Project on invasive alien predators to allow birds to nest in peace

SOTKA project concerning alien predators is composed of several subprojects that aim to make sure that birds are allowed to nest in peace. A particular focus is on removing alien predators such as minks and raccoon dogs from bird nesting areas. The planned measures include ongoing, location-specific capturing of these predators, boosted by crackdowns by professional hunters.

The SOTKA concept concerning intensive capturing of alien predators is a project led by the Finnish Wildlife Agency where an effective model is created for intensive capturing of alien predators in the archipelago and in wetlands habitats of aquatic birds on the mainland. 

The aim of the SOTKA project concerning alien predators in the archipelago is to free the archipelago area from alien predators, both in nature conservation areas and outside these. The project is implemented by the Finnish Wildlife Agency, Nature and Game Management Trust Finland and Association for the Management and Protection of Archipelago Nature. Work is done in close cooperation with the Natural Heritage Services of Metsähallitus.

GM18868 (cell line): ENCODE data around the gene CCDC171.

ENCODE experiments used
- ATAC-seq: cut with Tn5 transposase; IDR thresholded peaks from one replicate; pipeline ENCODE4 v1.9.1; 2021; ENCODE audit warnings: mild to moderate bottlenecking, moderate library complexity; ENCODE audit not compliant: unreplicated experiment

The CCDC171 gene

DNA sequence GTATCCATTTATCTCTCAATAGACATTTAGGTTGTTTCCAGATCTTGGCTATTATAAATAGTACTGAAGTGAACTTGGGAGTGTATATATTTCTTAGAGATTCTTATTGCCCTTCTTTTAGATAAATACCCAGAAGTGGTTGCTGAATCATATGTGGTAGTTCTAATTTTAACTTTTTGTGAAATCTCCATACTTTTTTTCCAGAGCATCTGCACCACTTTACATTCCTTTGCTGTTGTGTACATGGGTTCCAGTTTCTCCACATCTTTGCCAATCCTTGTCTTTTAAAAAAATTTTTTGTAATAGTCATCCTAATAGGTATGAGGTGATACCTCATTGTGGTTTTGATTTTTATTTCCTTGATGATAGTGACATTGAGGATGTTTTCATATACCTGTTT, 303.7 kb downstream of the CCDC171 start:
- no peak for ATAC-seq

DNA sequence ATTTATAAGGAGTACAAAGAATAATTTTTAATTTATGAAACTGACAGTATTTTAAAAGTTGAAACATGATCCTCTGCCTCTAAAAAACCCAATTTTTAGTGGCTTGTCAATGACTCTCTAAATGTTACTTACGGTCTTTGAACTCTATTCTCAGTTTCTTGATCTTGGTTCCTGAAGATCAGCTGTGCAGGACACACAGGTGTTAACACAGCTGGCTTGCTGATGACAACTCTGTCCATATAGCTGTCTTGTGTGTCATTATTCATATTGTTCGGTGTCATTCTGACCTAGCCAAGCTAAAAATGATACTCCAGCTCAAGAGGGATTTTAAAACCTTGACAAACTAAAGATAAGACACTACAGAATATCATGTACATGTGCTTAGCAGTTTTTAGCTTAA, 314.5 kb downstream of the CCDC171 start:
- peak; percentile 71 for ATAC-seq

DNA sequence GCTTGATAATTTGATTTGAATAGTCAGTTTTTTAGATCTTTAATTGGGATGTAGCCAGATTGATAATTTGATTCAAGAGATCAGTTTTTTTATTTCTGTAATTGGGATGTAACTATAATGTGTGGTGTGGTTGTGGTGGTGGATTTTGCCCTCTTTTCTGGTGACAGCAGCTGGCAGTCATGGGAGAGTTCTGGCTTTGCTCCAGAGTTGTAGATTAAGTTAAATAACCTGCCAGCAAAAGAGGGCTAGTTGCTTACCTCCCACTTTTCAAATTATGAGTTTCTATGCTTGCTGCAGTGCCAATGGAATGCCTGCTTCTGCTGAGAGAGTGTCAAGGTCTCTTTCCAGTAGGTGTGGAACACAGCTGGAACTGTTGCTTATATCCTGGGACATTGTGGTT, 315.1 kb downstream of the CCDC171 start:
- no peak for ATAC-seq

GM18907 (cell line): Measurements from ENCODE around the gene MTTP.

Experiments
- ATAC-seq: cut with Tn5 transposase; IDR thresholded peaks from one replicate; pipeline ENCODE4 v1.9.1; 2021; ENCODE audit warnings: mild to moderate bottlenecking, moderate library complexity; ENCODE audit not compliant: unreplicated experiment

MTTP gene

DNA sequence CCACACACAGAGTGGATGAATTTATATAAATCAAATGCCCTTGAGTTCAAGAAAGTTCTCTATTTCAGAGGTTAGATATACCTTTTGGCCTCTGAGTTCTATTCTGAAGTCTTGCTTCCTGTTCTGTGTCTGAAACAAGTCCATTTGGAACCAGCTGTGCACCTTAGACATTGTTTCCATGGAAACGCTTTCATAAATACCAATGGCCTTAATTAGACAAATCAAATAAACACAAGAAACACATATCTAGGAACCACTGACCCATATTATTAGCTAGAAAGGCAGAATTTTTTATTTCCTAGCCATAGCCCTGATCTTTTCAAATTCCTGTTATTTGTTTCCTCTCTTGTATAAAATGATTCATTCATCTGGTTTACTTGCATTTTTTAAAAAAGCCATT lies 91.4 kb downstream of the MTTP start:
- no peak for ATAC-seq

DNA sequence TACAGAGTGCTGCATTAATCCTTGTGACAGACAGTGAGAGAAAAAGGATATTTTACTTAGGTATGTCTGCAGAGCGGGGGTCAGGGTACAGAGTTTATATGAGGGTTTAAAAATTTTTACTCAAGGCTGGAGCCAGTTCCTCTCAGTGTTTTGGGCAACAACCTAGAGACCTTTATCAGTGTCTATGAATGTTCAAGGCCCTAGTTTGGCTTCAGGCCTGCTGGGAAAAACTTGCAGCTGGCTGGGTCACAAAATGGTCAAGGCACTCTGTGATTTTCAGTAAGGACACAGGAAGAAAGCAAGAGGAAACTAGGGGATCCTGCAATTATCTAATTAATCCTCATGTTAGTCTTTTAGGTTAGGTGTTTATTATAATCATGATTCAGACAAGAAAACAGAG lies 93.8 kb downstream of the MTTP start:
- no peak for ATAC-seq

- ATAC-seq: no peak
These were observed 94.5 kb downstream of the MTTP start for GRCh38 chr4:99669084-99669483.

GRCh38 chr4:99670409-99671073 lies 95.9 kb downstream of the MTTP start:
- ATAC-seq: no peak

Capturing of small alien predators under the Helmi programme started in summer 2021. The aim of the Helmi programme for this government term is to restore 80 valuable aquatic bird habitats, while more than 60 sites are in need of effective prevention of alien predators. Some of the areas concerned are state-owned conservation areas and some are in private ownership. The capturing of alien predators under the Helmi programme takes place in cooperation between Metsähallitus, Centres for Economic Development, Transport and the Environment, Finnish Wildlife Agency, game management associations and landowners. In this work use is made of the lessons learned from the SOTKA concept concerning alien predators. 

SOTKA project concerning the capturing of alien predators by holiday residents encourages people with holiday homes close to valuable aquatic bird habitats to prevent alien predators. The responsibility for this project rests with the Finnish Hunters’ Association. The cornerstone of this project is close cooperation with local residents and hunters, but communication and advice have an important role as well.